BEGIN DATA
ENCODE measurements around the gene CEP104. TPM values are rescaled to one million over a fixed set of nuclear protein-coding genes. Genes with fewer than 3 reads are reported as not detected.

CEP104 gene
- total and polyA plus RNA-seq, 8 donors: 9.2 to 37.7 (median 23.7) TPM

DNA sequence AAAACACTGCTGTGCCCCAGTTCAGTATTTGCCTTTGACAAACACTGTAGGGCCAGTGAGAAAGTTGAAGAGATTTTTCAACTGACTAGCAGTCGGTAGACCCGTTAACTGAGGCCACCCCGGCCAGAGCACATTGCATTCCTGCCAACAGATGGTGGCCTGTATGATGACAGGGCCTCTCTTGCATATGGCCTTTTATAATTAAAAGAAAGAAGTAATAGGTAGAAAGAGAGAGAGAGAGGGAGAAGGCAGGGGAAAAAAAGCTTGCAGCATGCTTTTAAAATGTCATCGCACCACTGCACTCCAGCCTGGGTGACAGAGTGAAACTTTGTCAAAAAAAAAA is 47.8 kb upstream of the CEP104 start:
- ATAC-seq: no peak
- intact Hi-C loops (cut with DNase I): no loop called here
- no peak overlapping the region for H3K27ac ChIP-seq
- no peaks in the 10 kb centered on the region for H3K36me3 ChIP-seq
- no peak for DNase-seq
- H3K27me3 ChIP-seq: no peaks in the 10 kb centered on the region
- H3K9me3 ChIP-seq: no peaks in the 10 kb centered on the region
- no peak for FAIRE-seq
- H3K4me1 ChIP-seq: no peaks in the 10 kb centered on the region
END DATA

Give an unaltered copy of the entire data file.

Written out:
ENCODE measurements around the gene CEP104. TPM values are rescaled to one million over a fixed set of nuclear protein-coding genes. Genes with fewer than 3 reads are reported as not detected.

CEP104 gene
- total and polyA plus RNA-seq, 8 donors: 9.2 to 37.7 (median 23.7) TPM

DNA sequence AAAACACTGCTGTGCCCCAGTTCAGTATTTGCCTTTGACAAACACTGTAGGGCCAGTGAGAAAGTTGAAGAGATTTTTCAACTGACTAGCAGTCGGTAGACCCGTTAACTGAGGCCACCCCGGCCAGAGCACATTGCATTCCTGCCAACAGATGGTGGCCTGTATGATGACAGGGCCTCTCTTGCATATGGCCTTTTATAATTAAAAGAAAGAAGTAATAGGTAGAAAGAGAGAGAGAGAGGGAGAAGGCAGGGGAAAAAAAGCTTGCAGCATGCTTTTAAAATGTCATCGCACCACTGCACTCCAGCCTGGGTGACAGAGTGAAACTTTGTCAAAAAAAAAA is 47.8 kb upstream of the CEP104 start:
- ATAC-seq: no peak
- intact Hi-C loops (cut with DNase I): no loop called here
- no peak overlapping the region for H3K27ac ChIP-seq
- no peaks in the 10 kb centered on the region for H3K36me3 ChIP-seq
- no peak for DNase-seq
- H3K27me3 ChIP-seq: no peaks in the 10 kb centered on the region
- H3K9me3 ChIP-seq: no peaks in the 10 kb centered on the region
- no peak for FAIRE-seq
- H3K4me1 ChIP-seq: no peaks in the 10 kb centered on the region